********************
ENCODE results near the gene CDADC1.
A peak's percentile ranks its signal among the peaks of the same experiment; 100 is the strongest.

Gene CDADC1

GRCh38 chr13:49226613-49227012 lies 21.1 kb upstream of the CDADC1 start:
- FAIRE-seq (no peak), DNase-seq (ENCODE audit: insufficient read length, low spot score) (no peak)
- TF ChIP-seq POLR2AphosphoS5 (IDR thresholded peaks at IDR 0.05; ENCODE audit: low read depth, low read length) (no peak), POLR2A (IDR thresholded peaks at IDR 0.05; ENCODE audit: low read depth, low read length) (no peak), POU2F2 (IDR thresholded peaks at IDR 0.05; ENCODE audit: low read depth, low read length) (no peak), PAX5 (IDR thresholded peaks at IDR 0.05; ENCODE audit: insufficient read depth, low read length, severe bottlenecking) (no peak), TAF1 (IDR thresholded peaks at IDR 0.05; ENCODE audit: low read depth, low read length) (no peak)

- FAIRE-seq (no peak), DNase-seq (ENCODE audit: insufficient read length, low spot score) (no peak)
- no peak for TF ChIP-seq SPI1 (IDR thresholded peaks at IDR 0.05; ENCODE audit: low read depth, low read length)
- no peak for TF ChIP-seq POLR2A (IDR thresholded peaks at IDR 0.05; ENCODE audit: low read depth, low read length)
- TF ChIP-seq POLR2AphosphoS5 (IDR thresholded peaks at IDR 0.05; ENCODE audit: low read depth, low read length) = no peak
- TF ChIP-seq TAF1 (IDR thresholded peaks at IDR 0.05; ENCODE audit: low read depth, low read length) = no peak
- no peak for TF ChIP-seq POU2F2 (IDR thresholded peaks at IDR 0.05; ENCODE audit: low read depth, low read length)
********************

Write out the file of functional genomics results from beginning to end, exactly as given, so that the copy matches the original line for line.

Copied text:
ENCODE results near the gene CDADC1.
A peak's percentile ranks its signal among the peaks of the same experiment; 100 is the strongest.

Gene CDADC1

GRCh38 chr13:49226613-49227012 lies 21.1 kb upstream of the CDADC1 start:
- FAIRE-seq (no peak), DNase-seq (ENCODE audit: insufficient read length, low spot score) (no peak)
- TF ChIP-seq POLR2AphosphoS5 (IDR thresholded peaks at IDR 0.05; ENCODE audit: low read depth, low read length) (no peak), POLR2A (IDR thresholded peaks at IDR 0.05; ENCODE audit: low read depth, low read length) (no peak), POU2F2 (IDR thresholded peaks at IDR 0.05; ENCODE audit: low read depth, low read length) (no peak), PAX5 (IDR thresholded peaks at IDR 0.05; ENCODE audit: insufficient read depth, low read length, severe bottlenecking) (no peak), TAF1 (IDR thresholded peaks at IDR 0.05; ENCODE audit: low read depth, low read length) (no peak)

- FAIRE-seq (no peak), DNase-seq (ENCODE audit: insufficient read length, low spot score) (no peak)
- no peak for TF ChIP-seq SPI1 (IDR thresholded peaks at IDR 0.05; ENCODE audit: low read depth, low read length)
- no peak for TF ChIP-seq POLR2A (IDR thresholded peaks at IDR 0.05; ENCODE audit: low read depth, low read length)
- TF ChIP-seq POLR2AphosphoS5 (IDR thresholded peaks at IDR 0.05; ENCODE audit: low read depth, low read length) = no peak
- TF ChIP-seq TAF1 (IDR thresholded peaks at IDR 0.05; ENCODE audit: low read depth, low read length) = no peak
- no peak for TF ChIP-seq POU2F2 (IDR thresholded peaks at IDR 0.05; ENCODE audit: low read depth, low read length)